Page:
The V1V2 region of HIV-1 is a common target of serum neutralizing antibodies6, 16, 17, 18. In the RV144 Thai vaccine trial, an increased level of binding antibodies to the V1V2 region was associated with a reduced risk of infection36 and viral sieve analysis showed immune pressure in the same region37. Although the vaccine in the RV144 trial did not elicit broadly neutralizing V1V2-directed antibodies similar to those described here and elsewhere19, 20, 21, a more effective vaccine would ideally elicit cross-reactive neutralizing antibodies1, 2, 3, 38. Previously described V1V2 neutralizing antibodies, and the CAP256-VRC26 lineage, all have long CDR H3 regions that are necessary to penetrate the glycan shield and engage a V1V2 epitope (Extended Data Table 1). An important unanswered question has been whether these long CDR H3s are fully formed by VDJ recombination, as has been seen in HIV-uninfected donors39, or emerge by insertions during the process of affinity maturation. We show here that the 35-residue CDR H3 of the CAP256-VRC26 UCA was produced during initial gene rearrangement and therefore existed at the level of the naive B cell receptor.
 
A potential rate-limiting developmental step in the CAP256-VRC26 lineage is the gene rearrangement that generated its UCA. By one estimate, human B cells with recombined antibody genes encoding long (≥24 amino acids, international immunogenetics database (IMGT)40 definition) or very long (≥28 amino acids) CDR H3s constitute ~3.5% and 0.4%, respectively, of naive B cells39. These long B cell receptors have been associated with autoreactivity, and are subject to both central and peripheral deletion, resulting in an even smaller population of IgG+ memory B cells39, 41. We therefore tested the UCA and all 12 CAP256-VRC26 cloned antibodies for autoreactivity42. The UCA and mature CAP256-VRC26 antibodies demonstrated little or no reactivity with Hep2 cells or with cardiolipin (Extended Data Fig. 6b, c). In addition, NGS of CAP256 peripheral B cells indicated that <0.4% of sequences had CDR H3s of ≥ 28 amino acids (Extended Data Fig. 6d) suggesting that this donor did not have an unusually high frequency of clonal lineages with long CDR H3 regions.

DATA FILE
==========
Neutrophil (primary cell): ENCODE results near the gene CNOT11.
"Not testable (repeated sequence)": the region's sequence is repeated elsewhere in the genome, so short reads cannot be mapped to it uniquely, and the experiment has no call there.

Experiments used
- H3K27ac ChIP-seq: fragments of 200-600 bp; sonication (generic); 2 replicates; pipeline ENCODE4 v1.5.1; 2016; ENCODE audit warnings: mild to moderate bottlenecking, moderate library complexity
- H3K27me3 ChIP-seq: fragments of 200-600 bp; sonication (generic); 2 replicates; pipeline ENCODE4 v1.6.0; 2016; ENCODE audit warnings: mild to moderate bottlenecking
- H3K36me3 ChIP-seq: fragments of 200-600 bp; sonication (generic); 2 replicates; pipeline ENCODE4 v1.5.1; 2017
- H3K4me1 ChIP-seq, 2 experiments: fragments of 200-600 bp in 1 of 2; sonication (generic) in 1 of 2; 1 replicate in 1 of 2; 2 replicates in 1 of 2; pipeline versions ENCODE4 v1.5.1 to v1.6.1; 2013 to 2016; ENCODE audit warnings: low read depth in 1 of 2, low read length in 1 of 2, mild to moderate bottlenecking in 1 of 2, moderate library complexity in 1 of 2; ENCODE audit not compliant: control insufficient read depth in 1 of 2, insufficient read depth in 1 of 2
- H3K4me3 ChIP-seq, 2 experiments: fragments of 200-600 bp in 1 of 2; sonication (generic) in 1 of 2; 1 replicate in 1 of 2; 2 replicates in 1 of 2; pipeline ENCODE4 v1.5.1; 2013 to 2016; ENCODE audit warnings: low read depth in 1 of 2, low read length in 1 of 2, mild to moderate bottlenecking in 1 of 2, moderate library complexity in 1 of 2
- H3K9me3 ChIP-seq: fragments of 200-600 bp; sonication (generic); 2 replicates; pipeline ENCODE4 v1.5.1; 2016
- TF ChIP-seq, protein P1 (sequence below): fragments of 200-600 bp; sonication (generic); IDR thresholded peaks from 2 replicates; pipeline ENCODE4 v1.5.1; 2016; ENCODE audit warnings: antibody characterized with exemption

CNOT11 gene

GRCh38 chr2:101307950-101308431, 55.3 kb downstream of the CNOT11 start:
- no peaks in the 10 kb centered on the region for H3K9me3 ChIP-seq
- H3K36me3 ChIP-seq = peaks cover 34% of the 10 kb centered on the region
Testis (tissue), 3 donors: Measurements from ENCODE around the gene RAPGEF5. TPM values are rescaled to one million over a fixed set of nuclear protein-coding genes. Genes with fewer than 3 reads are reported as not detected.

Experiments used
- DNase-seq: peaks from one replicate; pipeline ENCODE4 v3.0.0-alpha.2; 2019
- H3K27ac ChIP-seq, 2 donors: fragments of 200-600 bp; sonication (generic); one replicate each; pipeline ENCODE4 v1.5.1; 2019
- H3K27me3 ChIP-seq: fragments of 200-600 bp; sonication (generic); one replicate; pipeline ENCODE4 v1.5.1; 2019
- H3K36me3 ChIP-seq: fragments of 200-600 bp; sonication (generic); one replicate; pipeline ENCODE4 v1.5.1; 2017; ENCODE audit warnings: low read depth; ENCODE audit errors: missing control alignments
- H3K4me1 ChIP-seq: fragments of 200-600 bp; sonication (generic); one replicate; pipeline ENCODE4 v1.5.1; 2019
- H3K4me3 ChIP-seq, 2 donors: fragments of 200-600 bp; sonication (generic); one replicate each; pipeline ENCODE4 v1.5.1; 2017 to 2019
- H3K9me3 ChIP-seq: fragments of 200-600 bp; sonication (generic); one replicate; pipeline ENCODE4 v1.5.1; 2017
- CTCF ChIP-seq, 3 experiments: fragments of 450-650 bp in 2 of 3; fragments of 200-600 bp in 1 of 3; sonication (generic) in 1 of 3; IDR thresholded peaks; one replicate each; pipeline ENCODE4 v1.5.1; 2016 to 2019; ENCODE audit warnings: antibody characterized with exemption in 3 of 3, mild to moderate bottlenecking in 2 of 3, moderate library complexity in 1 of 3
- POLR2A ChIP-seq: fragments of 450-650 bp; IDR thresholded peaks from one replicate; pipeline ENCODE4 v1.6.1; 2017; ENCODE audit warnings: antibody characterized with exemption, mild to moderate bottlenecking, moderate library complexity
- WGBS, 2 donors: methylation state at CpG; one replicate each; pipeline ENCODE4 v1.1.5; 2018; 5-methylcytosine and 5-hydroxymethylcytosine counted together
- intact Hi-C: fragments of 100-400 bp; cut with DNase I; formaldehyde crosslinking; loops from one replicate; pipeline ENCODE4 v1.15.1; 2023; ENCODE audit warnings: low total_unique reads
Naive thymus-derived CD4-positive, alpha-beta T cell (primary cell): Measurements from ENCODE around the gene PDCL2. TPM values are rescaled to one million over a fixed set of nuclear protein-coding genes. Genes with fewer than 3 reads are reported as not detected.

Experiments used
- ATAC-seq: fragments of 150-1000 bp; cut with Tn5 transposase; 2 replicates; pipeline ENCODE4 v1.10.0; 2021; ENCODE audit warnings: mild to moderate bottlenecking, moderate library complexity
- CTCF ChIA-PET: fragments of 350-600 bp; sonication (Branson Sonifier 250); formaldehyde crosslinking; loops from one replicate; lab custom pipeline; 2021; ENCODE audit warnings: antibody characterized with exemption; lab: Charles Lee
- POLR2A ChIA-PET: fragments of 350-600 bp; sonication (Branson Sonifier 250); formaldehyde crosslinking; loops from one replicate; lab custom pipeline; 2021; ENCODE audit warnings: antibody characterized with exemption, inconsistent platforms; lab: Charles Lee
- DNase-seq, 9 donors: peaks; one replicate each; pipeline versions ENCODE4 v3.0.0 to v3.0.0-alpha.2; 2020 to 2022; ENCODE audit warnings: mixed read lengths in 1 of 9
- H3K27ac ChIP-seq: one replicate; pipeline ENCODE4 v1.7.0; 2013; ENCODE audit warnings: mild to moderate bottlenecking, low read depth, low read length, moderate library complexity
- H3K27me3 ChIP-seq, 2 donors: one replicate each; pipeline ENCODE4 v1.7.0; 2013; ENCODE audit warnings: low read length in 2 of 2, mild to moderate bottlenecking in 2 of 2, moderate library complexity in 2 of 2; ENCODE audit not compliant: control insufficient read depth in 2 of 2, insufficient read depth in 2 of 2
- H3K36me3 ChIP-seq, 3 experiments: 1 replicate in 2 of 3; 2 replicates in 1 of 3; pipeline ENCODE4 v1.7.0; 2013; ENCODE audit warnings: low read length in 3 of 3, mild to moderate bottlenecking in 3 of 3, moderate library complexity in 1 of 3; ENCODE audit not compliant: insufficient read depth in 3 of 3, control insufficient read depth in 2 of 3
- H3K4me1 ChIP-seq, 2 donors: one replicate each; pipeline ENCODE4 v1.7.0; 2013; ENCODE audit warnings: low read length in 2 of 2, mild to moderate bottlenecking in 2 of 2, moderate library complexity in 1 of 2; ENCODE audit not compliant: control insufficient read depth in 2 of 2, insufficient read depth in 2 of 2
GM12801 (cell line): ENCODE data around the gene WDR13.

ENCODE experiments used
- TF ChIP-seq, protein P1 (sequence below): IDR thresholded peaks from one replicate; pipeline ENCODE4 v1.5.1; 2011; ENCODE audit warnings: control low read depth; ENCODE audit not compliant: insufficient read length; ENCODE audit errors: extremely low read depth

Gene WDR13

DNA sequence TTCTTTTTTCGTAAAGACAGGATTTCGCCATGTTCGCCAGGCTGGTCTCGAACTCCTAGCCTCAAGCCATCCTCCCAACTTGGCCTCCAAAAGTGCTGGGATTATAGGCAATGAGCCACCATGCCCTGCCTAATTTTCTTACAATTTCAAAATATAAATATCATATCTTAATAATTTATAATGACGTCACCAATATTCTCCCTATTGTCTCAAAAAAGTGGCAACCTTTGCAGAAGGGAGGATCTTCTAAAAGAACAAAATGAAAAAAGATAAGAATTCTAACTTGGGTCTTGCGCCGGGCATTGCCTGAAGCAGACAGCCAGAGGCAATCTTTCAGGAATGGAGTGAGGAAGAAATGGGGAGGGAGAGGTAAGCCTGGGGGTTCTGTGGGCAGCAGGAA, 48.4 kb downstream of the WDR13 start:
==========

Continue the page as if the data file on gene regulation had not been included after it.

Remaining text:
We also inferred the virological events leading to the stimulation and evolution of the CAP256-VRC26 lineage by the superinfecting virus. Similar to the CH103 CD4-binding site lineage in donor CH505 (ref. 15), the autologous virus in CAP256 showed extensive diversification before the development of breadth. Subsequent antibody-virus interactions appeared to drive somatic mutation and development of cross-reactive neutralization. Finally, the ontogeny of V1V2-directed neutralizing antibodies revealed by the CAP256-VRC26 lineage indicates that neutralization potency and breadth can be achieved without extraordinary levels of somatic hypermutation. Although some neutralizing antibodies appear to require years of maturation1, 3, 43, 44, we show that a V1V2-directed B cell lineage can acquire HIV-1 neutralization breadth within months rather than years. The critical event appears to be an uncommon gene rearrangement that produces a B-cell receptor with a protruding, tyrosine-sulphated, anionic CDR H3. Identifying features of antigens able to engage naive B cells with such CDR H3s is a critical step in design of vaccines targeting V1V2. Such antigens could be screened for binding to the UCA versions of neutralizing antibodies as an indicator of the ability to engage an appropriate naive B cell receptor. This work also suggests that although an appropriate trimeric V1V2 construct may elicit neutralizing V1V2 antibodies, sequential immunogens that mirror viral evolution may be needed to drive the development of breadth. Overall, the precise delineation of the developmental pathway for the CAP256-VRC26 lineage should provide a basis for attempts to elicit broad V1V2-directed HIV-1-neutralizing antibodies.